You can partially mitigate the risk by disabling auto-downloading of MMS messages in whichever app you have set to handle text messages, such as Messaging or Hangouts. THIS IS URGENT. While the precise details of the flaw have not been publicly disclosed, this disclosure is sufficient for a skilled person to rediscover the flaw, which means that there is a considerable risk that someone will systematically use it on all the phone numbers.
edit: Ah it's in the actual hangouts app that you have to go to settings. Also if those settings are greyed out then you might not have Hangouts handling your SMS messages, so run the Messaging app instead and go to its settings to disable auto open of MMS.
Edit: Messaging (default app) doesn't have this setting, but Messenger does. I tried Hangouts for awhile but didn't like it.
now if you want to make calls from your gvoice number, you must use hangouts.
funny how they think forcing newer apps is the solution to the g+fiasco
Contrary to the NPR article, somebody further down this page said this hack may affect Messenger users too. So I'm sticking with Hangouts!
That seems unlikely given that the researcher hasn't publicly released the details of the hack, and he says that "he does not believe that hackers out in the wild are exploiting it".
Whether it has actually been used, given the value of the bug, is a different story. But it should absolutely be treated as "in active use" already, especially by state or state-sanctioned actors (like Hacking Team).
We do not have a 100% reliable way to determine whether an exploit is known by others (and likely never will have), and as such there is only one reasonable assumption left to make: assume that it is out in the wild and known by others.
This isn't a new concept - threat modelling requires that you assume every worst-case possibility is reality, so that you can guard against it. This was formalized in the 19th century as Kerckhoff's Principle, and undoubtedly existed before that in military circles. This applies equally to software security.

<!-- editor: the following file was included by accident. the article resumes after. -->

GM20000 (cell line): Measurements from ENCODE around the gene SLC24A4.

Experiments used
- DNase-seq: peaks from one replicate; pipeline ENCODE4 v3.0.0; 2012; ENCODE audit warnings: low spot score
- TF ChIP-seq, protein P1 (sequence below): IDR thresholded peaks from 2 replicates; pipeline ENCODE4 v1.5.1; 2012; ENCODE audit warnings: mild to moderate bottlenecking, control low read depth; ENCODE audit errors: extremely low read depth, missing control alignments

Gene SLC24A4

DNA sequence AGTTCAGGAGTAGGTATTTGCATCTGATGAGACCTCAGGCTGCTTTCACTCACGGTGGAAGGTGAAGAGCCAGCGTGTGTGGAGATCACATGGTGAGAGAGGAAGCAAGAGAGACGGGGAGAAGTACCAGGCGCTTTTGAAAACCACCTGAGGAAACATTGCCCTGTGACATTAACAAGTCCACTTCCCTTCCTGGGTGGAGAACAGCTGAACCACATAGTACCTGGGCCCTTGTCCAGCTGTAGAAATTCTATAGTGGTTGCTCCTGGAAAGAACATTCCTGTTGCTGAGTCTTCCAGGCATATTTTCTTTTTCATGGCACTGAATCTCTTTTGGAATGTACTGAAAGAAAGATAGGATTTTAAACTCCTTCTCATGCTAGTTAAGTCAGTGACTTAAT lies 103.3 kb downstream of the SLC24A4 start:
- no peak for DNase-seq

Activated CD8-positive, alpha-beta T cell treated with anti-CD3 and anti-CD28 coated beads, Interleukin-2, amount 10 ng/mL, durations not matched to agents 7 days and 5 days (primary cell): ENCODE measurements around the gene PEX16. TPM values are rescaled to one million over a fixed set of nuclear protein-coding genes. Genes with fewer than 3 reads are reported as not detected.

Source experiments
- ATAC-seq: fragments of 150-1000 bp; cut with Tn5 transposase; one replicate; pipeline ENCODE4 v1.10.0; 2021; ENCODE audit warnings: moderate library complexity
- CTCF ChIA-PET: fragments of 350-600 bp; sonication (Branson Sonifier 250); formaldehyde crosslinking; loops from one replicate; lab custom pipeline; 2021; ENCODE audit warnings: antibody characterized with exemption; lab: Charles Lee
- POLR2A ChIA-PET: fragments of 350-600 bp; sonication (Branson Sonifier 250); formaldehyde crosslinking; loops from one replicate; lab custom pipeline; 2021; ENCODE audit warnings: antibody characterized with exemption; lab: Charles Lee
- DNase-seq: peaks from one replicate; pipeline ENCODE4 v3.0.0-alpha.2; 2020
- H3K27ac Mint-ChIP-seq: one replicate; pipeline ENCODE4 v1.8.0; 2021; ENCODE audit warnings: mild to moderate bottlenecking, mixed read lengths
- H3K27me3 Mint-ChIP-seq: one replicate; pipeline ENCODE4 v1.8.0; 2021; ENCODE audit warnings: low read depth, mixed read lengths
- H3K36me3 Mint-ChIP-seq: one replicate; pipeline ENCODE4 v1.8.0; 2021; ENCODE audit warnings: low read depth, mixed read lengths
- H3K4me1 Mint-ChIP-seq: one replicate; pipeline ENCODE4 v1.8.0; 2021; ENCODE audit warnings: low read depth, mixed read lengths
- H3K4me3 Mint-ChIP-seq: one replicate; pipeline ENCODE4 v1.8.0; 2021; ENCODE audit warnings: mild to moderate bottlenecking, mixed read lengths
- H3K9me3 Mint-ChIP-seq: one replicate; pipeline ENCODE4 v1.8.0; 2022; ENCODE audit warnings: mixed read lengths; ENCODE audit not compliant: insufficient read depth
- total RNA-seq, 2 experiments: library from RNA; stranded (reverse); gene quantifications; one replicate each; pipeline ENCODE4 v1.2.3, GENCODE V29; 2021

So given that we simply don't and can't know whether it is out in the wild, the most 'correct' assumption is that it is - because that lets us protect ourselves against that worst-case scenario, which may or may not be the case.
Are you refuting that fact, or are you not refuting that fact?
Some of them could be rootkits, and have patched filesystem and process explorers to hide themselves. Some could be called virus.exe.
But no, you will never know that you haven't been compromised. In the coming weeks, we may learn about some of the specific malware that spreads this way, and you may be able to test your phone for it, but finding nothing does not mean you haven't been owned by something more exotic.
very convenient timing for all that.
Did they edit their comment between the time you quoted it and the time I posted this comment? Or did HN's quirky rules regarding newlines (gotta put two if you want to display one) change the meaning of your comment?
they may also blast texts out to android only phone numbers (maybe if you gave your phone number to an android app)
Is that possible? I haven't touched iOS in a long time.
When you send a text message from one iOS device to another, it will be blue if it was sent via iMessage, green otherwise.
Again, not sure how this could be automated en masse, but I'm sure it's possible.
Nuking MMS from orbit won't patch your phone.
- They don't read hacker news so they aren't aware of this.
- They won't be able to disable auto downloading of MMS even if they did hear about it (think grandparents)
- They won't ever get an update to their Android phone to fix it (or be able to update it if one arrived)
Instead, why don't Android phone updates work like Chrome's updates do? I installed Chrome v1 years ago on my parents computer and today they are running version 44 (without any intervention on my behalf). They are fully up to date and protected without them having to even know about or run any sort of update.
Why? Why, if it is known to be a poorly written library, is it still part of an official release? And why the hell are client messages allow to specify the level of media down to the library linkage? Wtf.
The author is trying to build up hype for their vulnerability. Maybe if they shit on stagefright enough they can even start selling t-shirts.
To quote moxie:
"We don't do any pre-processing that involves stagefright. There are no technical details at all available about this vulnerability (for maximum hype), but you'd have to physically tap on the media and then click through a warning about playing media insecurely before stagefright got involved."
See also: https://news.ycombinator.com/item?id=9959070
It's also probably possible to extend the patches to detect malicious input.
Someone could probably also create a video with a payload to hot patch libstagefright.
This is brilliant. Assuming that it doesn't cause further problems.
Here's a more modest idea: Google should immediately issue update for Hangouts and Messenger app that at least disables automatic MMS retrieval. Many users have automatic updates for those apps turned on or maybe at least they'll see a notification about app needing approval to update.
Edit:And I say this because even though old phone don't get updated, their apps do. Tenuous at best, but still better than nothing.
Yes, I know that Hangouts has GV integration, but it's pretty subpar. There isn't, for example, a decent Hangouts Chrome extension.
The caveat is that MMS media attachments are not accessible in either the Google Voice Android app, or the web UI. They are (IME) only delivered as attachments to the email copy of the MMS.